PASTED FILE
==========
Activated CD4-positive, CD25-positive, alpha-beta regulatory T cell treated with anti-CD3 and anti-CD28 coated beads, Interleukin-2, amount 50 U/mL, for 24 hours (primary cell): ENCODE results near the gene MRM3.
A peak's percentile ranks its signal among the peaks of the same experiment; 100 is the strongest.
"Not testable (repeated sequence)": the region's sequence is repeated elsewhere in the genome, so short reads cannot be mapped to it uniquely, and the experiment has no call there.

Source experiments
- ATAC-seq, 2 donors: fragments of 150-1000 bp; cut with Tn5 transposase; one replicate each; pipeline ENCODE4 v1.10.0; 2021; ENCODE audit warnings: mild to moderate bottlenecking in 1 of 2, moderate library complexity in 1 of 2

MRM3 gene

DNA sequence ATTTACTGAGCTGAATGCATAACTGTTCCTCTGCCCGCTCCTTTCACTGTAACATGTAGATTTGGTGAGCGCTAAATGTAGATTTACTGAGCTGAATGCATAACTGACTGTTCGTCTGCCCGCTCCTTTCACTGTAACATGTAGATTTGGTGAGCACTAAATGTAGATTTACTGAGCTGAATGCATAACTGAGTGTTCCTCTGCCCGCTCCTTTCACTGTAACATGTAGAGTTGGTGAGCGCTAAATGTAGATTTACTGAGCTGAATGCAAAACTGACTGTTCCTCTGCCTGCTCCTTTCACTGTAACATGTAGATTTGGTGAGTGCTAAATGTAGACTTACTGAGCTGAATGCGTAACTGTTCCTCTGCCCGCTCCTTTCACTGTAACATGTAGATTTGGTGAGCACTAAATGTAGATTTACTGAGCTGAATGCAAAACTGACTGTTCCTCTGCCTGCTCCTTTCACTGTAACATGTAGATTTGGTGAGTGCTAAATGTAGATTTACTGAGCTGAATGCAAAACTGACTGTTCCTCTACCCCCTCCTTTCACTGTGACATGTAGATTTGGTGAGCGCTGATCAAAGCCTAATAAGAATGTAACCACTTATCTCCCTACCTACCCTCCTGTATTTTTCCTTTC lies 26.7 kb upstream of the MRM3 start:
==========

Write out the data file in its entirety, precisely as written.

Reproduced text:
Activated CD4-positive, CD25-positive, alpha-beta regulatory T cell treated with anti-CD3 and anti-CD28 coated beads, Interleukin-2, amount 50 U/mL, for 24 hours (primary cell): ENCODE results near the gene MRM3.
A peak's percentile ranks its signal among the peaks of the same experiment; 100 is the strongest.
"Not testable (repeated sequence)": the region's sequence is repeated elsewhere in the genome, so short reads cannot be mapped to it uniquely, and the experiment has no call there.

Source experiments
- ATAC-seq, 2 donors: fragments of 150-1000 bp; cut with Tn5 transposase; one replicate each; pipeline ENCODE4 v1.10.0; 2021; ENCODE audit warnings: mild to moderate bottlenecking in 1 of 2, moderate library complexity in 1 of 2

MRM3 gene

DNA sequence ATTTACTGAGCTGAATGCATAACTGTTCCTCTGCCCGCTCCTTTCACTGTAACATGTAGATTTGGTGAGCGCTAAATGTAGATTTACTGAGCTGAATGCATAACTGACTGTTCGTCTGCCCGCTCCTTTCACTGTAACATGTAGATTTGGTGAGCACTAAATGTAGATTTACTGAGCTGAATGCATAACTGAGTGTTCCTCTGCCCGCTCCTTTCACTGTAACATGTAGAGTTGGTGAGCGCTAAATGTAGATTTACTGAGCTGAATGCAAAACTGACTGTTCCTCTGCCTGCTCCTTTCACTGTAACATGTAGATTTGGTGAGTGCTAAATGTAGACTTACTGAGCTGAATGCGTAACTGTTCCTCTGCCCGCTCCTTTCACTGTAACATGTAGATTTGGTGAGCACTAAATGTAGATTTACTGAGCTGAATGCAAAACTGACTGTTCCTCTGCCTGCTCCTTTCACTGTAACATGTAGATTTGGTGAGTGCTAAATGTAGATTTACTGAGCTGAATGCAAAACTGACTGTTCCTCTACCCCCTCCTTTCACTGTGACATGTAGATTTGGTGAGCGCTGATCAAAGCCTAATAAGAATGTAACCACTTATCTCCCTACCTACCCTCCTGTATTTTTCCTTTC lies 26.7 kb upstream of the MRM3 start: